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Re: <nettime> RE: cybernetics and the Internet
Newmedia on Tue, 13 Jun 2006 13:29:25 +0200 (CEST)

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Re: <nettime> RE: cybernetics and the Internet


>In particular I'm wondering where it might be possible to
>consult the 1951 edition of Wiener's "The Human Use of Human
>Beings." Was the entire book altered? Or only a key chapter?
>If so, could that chapter be scanned and distributed? Mark
>Stahlman refers to an alteration, but doesn't say exactly
>what it concerns.

It was completely changed.  The 1950 edition and 1954 edition are practically 
different books.  Since it was the 1954 edition that got translated (in a 
dozen or more languages) and made it to paperback, very few seem to have read the 
first edition.  

Hopefully there are enough copies in libraries and available on abebooks.com 
that interested researchers can find and read the original.  When I first 
pointed out the changes to David Bennehum (a star of nettime's last-fling Beauty 
and the East and at that time a tireless early-cybernetic researcher), he 
planned a scanning and a detailed DIFF analysis.  I've lost track of David, so I 
don't know how far he got on this project.  Anyone know his whereabouts?

Wiener was my "godfather," so I have done some work on his life, interviewed 
many who knew him, talked to family members, etc.  The recent biography "Dark 
Hero of the Information Age" was published by Basic Books -- to whom I 
proposed a biography at about the same time these authors got their book contract.  
(Hey, that's how it works in NYC. <g>)  

What the authors "Flo and Jim" -- whose previous collaborations (leaving out 
ghostwrites) were on cults and the religious right -- produced on Wiener is a 
fundamental fuckup of a book.  They correctly focus on Wiener's complete break 
with Cybernetics in the early 1950's -- which is obviously the event that 
screams for an explanation.  But they pass off a stupid "pschosexual" analysis 
about Warren McCullough "spoiling" Wiener's daughter as the root cause.  Just 
dumb or deliberate falsification?  

Given the fact that Wiener had been for many years a sharp critic of the 
organization of scientific research -- often on basic moral grounds and leading to 
mulitple attempts to resign from MIT -- and that he refused to cooperate with 
Margaret Mead, Gregory Bateson and Kurt Lewin (and many others) in their 
"control" projects, you have to wonder about the "politics" of this deeply flawed 
book.  I'll withhold final judgement until I go over it with the authors . . . 
but you can see where I'm leaning.

Wiener thought in terms of decades or perhaps centuries.  I believe that he 
thought he could "warn" people about where our technology was taking us in the 
1948-52 time period.  The MIT archives are filled with his correspondence with 
the UAW's Walter Reuther (and others) about the consequences of robots for 
the labor movement, among other topics.  At some point, after giving scores of 
speeches and writing his warnings in the Saturday Evening Post and wherever he 
could, he stopped.  Stopped cold.

My conclusion is that he decided it was too late.  There was no one to talk 
to anymore.  Humanity had already given up to the "machines."  Humanity had 
already "disappeared."  There were no humans left to humanely use humans anymore.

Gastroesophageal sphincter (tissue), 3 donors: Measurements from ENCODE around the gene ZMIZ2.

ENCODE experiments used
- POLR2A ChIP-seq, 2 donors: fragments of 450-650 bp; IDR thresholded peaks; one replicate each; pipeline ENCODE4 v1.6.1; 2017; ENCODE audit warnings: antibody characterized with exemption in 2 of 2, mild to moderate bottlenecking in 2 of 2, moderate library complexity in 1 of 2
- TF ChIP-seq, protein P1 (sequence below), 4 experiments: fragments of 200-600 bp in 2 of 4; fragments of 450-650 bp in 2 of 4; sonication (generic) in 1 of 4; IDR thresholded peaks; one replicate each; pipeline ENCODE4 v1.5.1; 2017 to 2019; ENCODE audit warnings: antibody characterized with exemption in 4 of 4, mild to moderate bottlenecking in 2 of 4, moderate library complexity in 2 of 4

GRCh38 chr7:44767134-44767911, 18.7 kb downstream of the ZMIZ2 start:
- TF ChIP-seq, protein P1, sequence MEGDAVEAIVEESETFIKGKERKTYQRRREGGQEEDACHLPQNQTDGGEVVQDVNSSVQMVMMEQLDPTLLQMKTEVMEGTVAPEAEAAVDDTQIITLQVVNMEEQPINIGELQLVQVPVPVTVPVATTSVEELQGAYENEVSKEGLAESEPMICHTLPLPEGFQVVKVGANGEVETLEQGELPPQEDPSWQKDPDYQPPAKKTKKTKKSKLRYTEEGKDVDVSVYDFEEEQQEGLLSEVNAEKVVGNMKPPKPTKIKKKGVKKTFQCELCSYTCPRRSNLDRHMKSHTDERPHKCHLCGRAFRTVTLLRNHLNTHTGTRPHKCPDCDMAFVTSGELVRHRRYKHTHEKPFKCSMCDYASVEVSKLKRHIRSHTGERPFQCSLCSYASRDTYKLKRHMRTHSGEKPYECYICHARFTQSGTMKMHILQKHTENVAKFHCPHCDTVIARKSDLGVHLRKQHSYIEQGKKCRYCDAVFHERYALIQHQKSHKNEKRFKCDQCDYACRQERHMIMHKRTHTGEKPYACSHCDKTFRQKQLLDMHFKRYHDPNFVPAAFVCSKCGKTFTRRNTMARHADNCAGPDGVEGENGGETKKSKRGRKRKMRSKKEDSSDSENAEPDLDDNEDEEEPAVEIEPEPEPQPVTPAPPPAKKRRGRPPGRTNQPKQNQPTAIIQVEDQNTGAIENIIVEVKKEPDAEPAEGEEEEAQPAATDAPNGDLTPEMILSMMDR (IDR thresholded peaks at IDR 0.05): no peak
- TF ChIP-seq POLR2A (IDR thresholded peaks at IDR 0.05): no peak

So, he rewrote the book and withdrew from cybernetics.

I believe that Marshall McLuhan had a similiar experience.  His "Mechanical 
Bride" was his attempt at warning people about galloping dehumanization.  His 
acceptance of the Ford Foundation grant to produce "Explorations" at UofT was 
his capitulation.

Wiener shifted into what I call his "genius project" -- which is completely 
misrepresented (really missed altogether) by "Flo and Jim."  He figured that 
whatever was happening then was only temporary and that eventually humanity 
would "re-appear."  Maybe it would take a few generations.  Maybe longer.  But the 
"genius" -- someone who somehow knows without having any teachers -- would 
inevitably resurface humanity's storehouse of reconnaisance.

Yes, he studied with a swami.  Yes, he took in all the world's cultures.  
Because he was trying to understand how genius had functioned over past millenia.

His closest collaborator in this period was Giorgio Desantillana -- who isn't 
mentioned by "Flo and Jim."  Giorgio was a well known historian of science.  
My father became his protege and, I believe, was "assigned" to study the 
genius Ptolemy -- to which my father then devoted his life.  How did Ptolemy 
"discover" astrology, cartography, musicology and much more (circa 150 AD) without 
any apparent or established body of knowledge or teachers?  Was this a model 
for what might occur at some time in the future?  When humanity re-appeared?

In my opinion, McLuhan's creativity "probes" probably had a similiar intent.  
See if anyone was still alive out there?  Today or maybe a century later?

Desantillana's "Hamlet's Mill" (1969) is the primary statement of Wiener's 
genius project.  Wiener had died in 1964.  Desantillana died shortly after the 
book was pubished.  The publishing was a fiasco with many of the notes lost or 
destroyed.  My father was a primary resource for the book and, following its 
publication, sold his Ptolemy rare-books collection to the Univ. of Texas.  
(Where I recently read through them.)  He got depressed and died in 1975.

So, what's left?  You and me?

Barely alive -- like the rest of us.  Naked as the day we were born, you 
might say.

Mark Stahlman
New York City

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